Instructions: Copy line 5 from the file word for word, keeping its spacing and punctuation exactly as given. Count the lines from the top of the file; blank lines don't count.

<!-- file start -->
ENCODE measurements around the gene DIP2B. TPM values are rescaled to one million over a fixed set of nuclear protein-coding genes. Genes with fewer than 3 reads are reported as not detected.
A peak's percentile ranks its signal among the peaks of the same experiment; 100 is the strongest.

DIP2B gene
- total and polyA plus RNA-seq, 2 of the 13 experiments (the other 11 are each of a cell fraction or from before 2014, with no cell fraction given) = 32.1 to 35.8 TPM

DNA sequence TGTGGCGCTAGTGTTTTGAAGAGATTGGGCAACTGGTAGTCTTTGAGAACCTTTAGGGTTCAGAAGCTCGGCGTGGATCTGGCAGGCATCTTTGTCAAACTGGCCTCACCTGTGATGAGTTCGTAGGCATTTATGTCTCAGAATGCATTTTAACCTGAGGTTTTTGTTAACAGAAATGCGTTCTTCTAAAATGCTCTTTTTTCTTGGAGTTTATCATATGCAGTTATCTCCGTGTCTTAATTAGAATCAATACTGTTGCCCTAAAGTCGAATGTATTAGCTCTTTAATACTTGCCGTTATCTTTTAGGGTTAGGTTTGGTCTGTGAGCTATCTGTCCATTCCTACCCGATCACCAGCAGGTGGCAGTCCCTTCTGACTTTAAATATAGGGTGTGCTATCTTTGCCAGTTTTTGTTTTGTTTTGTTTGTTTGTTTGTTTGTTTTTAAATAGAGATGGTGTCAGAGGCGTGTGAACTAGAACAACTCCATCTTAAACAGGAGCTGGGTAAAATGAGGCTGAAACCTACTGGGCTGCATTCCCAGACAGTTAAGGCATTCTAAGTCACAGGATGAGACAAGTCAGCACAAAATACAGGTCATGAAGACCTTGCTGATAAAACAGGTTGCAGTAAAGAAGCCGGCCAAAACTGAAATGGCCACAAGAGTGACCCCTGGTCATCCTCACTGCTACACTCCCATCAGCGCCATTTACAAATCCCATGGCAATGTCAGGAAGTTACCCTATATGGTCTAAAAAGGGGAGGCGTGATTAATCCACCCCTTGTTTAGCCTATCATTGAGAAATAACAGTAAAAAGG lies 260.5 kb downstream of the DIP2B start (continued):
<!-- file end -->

DNA sequence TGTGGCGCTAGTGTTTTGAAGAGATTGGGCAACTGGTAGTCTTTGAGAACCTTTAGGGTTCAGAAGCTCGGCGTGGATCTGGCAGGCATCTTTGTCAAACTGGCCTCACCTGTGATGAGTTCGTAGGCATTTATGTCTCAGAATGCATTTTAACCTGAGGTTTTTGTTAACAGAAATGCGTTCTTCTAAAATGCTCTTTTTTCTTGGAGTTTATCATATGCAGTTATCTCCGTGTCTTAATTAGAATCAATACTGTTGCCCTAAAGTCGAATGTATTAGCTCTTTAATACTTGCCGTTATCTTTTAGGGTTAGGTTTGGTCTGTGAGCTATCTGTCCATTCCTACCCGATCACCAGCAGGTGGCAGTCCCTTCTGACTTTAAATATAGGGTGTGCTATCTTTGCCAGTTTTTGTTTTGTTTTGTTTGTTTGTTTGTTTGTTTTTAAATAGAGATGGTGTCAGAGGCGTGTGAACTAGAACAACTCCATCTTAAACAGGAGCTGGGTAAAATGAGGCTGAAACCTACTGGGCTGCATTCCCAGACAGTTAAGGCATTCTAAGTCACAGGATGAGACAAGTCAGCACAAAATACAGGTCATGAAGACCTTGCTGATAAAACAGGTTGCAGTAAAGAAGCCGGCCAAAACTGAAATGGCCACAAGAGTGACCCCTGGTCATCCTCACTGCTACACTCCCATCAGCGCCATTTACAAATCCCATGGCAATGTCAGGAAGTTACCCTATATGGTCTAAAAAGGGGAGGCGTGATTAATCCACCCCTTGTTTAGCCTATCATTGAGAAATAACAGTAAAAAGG lies 260.5 kb downstream of the DIP2B start (continued):